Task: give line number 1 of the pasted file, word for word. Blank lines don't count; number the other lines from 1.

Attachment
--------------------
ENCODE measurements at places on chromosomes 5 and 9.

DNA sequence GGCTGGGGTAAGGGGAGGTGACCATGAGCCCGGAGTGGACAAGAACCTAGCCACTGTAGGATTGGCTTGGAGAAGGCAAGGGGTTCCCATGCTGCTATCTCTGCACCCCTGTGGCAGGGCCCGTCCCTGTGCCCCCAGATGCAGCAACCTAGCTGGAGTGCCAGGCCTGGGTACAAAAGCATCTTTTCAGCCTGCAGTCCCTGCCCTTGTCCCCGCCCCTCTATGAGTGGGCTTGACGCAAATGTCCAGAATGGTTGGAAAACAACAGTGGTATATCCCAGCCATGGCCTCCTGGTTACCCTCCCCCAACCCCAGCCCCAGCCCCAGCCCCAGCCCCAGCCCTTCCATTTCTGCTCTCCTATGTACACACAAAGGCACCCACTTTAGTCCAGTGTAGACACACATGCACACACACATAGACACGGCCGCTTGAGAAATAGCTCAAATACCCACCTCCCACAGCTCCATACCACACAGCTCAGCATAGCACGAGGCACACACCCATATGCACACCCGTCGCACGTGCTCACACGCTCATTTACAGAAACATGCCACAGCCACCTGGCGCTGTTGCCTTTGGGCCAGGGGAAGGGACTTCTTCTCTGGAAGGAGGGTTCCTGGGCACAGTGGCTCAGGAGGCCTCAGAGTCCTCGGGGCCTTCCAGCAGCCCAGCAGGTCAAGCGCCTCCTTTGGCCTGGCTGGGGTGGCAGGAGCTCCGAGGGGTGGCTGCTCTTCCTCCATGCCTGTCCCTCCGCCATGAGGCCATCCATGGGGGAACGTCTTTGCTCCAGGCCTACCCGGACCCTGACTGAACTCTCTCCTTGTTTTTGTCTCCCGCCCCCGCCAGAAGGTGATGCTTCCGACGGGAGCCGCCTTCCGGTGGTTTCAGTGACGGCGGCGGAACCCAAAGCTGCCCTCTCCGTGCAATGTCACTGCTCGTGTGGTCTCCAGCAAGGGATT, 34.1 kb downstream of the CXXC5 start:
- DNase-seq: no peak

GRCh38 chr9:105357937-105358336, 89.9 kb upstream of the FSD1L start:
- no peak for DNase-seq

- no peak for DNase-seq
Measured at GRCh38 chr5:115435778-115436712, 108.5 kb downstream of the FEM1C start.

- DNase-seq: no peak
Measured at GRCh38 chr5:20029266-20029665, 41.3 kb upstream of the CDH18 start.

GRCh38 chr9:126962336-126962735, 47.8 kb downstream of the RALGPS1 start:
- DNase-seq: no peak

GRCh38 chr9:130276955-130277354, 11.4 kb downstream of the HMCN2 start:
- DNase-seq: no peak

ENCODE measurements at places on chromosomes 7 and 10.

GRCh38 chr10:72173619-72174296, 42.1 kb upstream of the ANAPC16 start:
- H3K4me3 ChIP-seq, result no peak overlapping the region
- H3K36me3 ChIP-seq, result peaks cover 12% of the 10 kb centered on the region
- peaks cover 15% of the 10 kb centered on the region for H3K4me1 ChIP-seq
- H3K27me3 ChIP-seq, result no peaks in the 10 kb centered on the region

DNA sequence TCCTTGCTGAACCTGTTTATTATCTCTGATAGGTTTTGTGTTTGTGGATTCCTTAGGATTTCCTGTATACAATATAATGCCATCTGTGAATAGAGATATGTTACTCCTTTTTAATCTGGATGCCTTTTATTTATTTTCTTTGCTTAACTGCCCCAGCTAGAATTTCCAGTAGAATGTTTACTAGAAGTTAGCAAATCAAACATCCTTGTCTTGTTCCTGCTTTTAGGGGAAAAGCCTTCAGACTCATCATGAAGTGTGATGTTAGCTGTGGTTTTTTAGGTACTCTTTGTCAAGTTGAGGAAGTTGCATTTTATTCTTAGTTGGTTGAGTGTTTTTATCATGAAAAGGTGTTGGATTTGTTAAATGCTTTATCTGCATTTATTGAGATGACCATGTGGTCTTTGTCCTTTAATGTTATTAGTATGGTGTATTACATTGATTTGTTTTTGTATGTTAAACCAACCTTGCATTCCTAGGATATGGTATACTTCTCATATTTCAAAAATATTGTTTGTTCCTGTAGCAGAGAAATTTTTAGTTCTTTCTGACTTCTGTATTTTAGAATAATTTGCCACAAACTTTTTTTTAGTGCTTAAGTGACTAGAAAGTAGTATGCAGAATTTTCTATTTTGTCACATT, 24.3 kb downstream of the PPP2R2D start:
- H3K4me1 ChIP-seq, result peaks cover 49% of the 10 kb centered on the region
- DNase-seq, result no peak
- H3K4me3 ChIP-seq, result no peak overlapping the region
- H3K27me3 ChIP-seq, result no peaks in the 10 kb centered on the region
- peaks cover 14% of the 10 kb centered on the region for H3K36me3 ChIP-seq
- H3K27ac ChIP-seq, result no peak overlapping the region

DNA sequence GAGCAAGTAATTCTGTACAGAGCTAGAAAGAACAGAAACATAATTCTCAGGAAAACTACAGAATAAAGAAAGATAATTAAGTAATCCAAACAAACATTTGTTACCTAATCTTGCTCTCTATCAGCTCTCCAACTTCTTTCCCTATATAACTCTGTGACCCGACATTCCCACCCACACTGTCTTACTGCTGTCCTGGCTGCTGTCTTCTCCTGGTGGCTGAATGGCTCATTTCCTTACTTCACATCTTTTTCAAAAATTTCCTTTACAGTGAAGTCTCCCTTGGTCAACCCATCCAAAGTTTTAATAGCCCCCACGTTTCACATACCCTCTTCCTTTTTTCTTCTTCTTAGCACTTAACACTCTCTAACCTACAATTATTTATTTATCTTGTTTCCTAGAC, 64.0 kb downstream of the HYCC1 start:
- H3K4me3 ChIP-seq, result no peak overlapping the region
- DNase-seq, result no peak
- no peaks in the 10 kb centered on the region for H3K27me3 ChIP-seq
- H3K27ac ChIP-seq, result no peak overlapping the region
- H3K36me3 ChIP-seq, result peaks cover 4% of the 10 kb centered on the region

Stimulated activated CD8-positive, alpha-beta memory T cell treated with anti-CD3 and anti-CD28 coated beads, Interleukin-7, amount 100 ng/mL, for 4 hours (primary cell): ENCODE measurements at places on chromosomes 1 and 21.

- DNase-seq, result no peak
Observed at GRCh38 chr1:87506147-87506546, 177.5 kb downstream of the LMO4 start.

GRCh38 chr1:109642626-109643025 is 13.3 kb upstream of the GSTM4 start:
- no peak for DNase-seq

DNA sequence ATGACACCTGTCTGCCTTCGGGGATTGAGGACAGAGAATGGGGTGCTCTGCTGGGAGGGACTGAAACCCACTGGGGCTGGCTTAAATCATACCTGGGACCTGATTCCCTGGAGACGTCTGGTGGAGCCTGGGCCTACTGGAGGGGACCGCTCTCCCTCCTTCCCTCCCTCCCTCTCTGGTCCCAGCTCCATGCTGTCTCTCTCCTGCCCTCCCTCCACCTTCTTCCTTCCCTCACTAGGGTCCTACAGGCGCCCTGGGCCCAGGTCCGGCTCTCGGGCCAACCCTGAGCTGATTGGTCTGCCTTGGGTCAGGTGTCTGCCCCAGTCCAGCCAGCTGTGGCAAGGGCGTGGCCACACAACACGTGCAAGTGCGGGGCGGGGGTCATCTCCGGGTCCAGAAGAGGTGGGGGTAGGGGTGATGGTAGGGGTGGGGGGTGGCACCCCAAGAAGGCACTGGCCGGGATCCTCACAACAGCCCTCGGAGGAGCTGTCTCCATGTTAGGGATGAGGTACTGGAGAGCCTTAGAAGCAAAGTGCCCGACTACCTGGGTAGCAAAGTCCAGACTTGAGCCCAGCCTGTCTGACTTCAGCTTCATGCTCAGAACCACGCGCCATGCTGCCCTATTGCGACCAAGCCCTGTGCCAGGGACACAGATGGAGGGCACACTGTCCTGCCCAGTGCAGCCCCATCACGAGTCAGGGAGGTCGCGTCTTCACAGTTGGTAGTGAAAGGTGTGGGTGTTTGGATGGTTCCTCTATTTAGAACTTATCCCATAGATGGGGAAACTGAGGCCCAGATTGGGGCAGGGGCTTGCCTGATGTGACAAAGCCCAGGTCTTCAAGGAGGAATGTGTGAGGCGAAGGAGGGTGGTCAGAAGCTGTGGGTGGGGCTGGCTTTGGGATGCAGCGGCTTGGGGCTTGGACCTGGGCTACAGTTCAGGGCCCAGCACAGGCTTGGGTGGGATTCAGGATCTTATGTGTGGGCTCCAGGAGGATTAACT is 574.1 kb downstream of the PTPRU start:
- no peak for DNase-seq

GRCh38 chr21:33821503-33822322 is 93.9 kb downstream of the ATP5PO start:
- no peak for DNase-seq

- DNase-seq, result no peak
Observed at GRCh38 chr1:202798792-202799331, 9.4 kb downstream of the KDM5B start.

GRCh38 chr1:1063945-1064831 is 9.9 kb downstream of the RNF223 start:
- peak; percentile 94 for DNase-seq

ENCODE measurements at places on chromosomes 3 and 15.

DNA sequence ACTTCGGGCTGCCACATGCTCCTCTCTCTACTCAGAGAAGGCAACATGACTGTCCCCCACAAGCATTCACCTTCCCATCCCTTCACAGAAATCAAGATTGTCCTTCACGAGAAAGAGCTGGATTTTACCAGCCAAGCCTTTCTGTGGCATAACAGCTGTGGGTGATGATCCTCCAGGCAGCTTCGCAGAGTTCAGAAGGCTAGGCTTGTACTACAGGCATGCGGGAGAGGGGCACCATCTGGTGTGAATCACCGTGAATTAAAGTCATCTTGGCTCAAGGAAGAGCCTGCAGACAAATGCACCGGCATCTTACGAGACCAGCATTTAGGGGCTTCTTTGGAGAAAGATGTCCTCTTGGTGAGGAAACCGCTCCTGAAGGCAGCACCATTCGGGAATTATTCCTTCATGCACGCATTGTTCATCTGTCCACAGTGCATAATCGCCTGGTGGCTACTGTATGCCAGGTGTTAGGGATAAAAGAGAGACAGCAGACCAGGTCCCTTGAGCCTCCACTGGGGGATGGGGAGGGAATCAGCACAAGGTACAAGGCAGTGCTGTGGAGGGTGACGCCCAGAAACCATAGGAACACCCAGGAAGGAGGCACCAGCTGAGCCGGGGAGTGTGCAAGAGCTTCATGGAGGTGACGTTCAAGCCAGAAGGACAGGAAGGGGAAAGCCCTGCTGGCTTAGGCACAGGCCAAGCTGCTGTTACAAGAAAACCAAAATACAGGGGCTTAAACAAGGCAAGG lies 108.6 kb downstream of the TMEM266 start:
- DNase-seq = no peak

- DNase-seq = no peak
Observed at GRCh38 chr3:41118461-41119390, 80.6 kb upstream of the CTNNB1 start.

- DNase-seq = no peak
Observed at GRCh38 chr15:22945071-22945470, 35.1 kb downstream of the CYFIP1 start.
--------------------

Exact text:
ENCODE measurements at places on chromosomes 5 and 9.